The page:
Regular exercise, good nutrition and a healthy lifestyle is what … a garden needs. It may only have been a season or so since you last looked at the well-being of your shrubs and perennials, your trees and lawn, but things can grow quickly out of hand or once thriving greenery may be sucumbing to brown edges and die-back. When the system is out of balance, it’s harder for plants and flowers to produce lush, healthy foliage and flowers, and to ward off disease.
Image courtesy of Colin Broug
Like any program to get back into shape, a garden’s health is dependent on regular grooming and a healthy lifestyle. There are things that need to be done in sequence to attain vibrant health and peak fitness, and they won’t happen overnight. At the same time, the measurement of success of any program cannot be determined if there is no defined starting point. Let’s continue the analogy and consider a “full physical” for the garden, including lab work to test for a range of biological markers. The degree to which they show up or not will provide a clear diagnosis of the garden’s current condition. From this understanding, a clear course of action can be prescribed.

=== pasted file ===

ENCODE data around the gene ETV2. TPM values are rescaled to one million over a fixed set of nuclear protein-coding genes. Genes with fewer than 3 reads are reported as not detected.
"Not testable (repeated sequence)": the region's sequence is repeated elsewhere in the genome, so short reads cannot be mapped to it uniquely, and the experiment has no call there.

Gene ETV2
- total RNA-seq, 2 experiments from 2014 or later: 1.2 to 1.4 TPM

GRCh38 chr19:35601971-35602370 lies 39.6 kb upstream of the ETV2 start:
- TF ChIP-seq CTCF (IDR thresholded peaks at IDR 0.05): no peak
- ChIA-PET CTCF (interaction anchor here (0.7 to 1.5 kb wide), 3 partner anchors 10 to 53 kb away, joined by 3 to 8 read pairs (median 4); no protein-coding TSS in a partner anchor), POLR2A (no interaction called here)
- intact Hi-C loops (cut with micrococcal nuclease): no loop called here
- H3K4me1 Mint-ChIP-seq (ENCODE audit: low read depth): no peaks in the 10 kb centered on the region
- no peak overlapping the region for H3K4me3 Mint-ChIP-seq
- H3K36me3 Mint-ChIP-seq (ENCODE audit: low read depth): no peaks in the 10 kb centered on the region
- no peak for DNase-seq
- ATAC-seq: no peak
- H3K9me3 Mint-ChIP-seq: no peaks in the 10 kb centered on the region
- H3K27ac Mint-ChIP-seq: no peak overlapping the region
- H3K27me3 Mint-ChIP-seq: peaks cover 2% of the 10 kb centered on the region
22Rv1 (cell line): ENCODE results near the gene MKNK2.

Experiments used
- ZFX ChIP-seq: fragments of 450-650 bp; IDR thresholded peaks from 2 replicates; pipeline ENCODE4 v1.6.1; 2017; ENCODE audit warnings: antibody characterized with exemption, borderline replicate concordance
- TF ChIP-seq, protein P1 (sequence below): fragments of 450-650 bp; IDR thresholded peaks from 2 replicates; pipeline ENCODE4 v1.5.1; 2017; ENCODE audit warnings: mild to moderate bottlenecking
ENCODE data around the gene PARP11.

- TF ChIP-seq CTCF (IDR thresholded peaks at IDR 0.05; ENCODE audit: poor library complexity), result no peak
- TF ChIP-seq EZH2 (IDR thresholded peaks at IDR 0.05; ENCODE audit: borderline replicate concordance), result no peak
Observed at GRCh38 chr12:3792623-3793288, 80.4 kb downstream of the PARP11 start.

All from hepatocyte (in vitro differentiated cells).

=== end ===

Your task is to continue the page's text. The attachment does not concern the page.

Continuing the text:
That starting point is not the plants themselves, but the soil in which they grow. Soil is the foundation for all bedding plants in both physical and nutritional support. The physical component of the soil is important (for example the ratio of sand, gravel and clay), as is its pH value and the concentration of the three key nutrients for all plant life: oxygen, nitrogen and phosphorus.